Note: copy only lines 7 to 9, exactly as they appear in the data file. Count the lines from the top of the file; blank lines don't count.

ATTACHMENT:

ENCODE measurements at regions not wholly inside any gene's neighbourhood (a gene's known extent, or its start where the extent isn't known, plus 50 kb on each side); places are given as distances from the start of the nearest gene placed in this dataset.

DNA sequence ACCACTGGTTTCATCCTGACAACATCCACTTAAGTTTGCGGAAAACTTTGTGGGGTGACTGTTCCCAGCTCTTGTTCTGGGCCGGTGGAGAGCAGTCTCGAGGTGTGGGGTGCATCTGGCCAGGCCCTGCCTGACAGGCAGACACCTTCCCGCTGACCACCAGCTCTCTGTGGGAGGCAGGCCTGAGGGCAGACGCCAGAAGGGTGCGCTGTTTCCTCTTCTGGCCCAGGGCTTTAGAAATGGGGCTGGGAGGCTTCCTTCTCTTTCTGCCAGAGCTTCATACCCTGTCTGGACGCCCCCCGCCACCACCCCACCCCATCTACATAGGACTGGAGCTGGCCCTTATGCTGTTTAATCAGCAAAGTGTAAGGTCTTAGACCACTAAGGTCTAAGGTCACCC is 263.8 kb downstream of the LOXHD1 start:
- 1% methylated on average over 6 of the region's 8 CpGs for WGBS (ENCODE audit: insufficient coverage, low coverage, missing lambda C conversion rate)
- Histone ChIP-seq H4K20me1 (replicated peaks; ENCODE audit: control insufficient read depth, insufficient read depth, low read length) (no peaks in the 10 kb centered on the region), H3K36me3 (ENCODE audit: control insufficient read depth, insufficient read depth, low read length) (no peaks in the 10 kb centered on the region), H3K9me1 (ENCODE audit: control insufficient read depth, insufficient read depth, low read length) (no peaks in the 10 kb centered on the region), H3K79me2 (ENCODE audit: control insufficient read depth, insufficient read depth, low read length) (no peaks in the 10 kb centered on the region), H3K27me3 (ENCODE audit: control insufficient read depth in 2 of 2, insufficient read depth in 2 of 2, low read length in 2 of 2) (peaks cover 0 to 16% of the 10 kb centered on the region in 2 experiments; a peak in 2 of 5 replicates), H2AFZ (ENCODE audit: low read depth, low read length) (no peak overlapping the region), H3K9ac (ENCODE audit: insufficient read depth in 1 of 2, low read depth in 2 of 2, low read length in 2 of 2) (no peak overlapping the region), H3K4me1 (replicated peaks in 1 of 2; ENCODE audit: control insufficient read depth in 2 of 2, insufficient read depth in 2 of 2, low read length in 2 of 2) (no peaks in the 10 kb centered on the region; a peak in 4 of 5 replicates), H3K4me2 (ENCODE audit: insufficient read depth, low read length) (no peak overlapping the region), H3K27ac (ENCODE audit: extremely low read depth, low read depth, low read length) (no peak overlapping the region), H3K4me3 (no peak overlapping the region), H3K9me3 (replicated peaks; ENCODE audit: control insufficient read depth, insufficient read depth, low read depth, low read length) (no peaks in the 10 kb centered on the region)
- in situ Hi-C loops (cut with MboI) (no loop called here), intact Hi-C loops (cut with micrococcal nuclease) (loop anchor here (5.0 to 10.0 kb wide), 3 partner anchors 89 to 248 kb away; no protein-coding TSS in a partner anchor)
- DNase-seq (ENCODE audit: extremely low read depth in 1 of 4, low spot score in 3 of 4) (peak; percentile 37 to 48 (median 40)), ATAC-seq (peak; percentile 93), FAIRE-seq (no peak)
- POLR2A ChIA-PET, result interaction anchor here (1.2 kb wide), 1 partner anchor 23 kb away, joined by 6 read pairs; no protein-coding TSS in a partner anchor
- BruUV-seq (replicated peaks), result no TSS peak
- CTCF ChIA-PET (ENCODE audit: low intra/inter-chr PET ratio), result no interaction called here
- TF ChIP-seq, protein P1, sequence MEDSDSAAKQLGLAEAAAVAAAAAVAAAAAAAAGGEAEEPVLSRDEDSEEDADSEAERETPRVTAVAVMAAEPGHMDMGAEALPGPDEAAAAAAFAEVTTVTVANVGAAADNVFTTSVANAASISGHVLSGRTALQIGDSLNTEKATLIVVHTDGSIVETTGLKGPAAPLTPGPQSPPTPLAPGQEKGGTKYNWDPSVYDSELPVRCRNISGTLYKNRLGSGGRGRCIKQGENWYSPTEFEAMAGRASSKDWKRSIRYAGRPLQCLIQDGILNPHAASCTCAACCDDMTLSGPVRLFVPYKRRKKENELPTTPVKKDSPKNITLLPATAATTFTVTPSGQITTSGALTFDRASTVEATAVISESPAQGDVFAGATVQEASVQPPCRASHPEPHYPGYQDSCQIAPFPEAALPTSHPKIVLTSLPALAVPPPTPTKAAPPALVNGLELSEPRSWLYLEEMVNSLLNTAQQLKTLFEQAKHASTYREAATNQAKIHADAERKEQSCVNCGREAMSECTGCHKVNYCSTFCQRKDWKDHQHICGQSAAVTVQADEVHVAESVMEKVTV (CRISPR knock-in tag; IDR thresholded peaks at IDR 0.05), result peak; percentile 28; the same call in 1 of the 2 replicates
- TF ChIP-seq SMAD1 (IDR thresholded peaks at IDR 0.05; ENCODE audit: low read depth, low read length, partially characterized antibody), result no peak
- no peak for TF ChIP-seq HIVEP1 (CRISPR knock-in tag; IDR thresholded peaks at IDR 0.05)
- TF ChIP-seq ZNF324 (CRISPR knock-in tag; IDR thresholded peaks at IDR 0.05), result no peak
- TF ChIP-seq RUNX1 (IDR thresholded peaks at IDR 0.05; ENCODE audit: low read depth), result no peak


- POLR2A ChIA-PET, result interaction anchor here (1.2 kb wide), 1 partner anchor 23 kb away, joined by 6 read pairs; no protein-coding TSS in a partner anchor
- BruUV-seq (replicated peaks), result no TSS peak
- CTCF ChIA-PET (ENCODE audit: low intra/inter-chr PET ratio), result no interaction called here